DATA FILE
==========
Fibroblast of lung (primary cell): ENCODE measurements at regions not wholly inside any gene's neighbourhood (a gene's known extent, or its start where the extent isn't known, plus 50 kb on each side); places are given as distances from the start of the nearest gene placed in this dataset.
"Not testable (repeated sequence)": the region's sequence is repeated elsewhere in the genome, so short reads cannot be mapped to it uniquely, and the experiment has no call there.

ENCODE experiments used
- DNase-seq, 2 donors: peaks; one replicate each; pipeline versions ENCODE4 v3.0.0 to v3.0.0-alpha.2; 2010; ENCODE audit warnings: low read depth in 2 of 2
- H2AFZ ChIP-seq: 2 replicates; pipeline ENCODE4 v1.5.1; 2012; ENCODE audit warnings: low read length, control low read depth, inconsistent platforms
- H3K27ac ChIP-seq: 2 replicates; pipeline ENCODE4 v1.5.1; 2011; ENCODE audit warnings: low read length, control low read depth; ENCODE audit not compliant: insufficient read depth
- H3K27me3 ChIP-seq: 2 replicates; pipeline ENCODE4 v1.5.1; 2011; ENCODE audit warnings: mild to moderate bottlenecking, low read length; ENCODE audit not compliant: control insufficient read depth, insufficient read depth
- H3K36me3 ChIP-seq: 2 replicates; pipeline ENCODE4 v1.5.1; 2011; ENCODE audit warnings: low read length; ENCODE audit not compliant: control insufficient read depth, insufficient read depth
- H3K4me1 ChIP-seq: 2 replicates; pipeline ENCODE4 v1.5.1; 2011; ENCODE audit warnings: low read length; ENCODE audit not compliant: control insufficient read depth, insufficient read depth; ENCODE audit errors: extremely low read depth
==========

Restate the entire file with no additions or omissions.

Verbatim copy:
Fibroblast of lung (primary cell): ENCODE measurements at regions not wholly inside any gene's neighbourhood (a gene's known extent, or its start where the extent isn't known, plus 50 kb on each side); places are given as distances from the start of the nearest gene placed in this dataset.
"Not testable (repeated sequence)": the region's sequence is repeated elsewhere in the genome, so short reads cannot be mapped to it uniquely, and the experiment has no call there.

ENCODE experiments used
- DNase-seq, 2 donors: peaks; one replicate each; pipeline versions ENCODE4 v3.0.0 to v3.0.0-alpha.2; 2010; ENCODE audit warnings: low read depth in 2 of 2
- H2AFZ ChIP-seq: 2 replicates; pipeline ENCODE4 v1.5.1; 2012; ENCODE audit warnings: low read length, control low read depth, inconsistent platforms
- H3K27ac ChIP-seq: 2 replicates; pipeline ENCODE4 v1.5.1; 2011; ENCODE audit warnings: low read length, control low read depth; ENCODE audit not compliant: insufficient read depth
- H3K27me3 ChIP-seq: 2 replicates; pipeline ENCODE4 v1.5.1; 2011; ENCODE audit warnings: mild to moderate bottlenecking, low read length; ENCODE audit not compliant: control insufficient read depth, insufficient read depth
- H3K36me3 ChIP-seq: 2 replicates; pipeline ENCODE4 v1.5.1; 2011; ENCODE audit warnings: low read length; ENCODE audit not compliant: control insufficient read depth, insufficient read depth
- H3K4me1 ChIP-seq: 2 replicates; pipeline ENCODE4 v1.5.1; 2011; ENCODE audit warnings: low read length; ENCODE audit not compliant: control insufficient read depth, insufficient read depth; ENCODE audit errors: extremely low read depth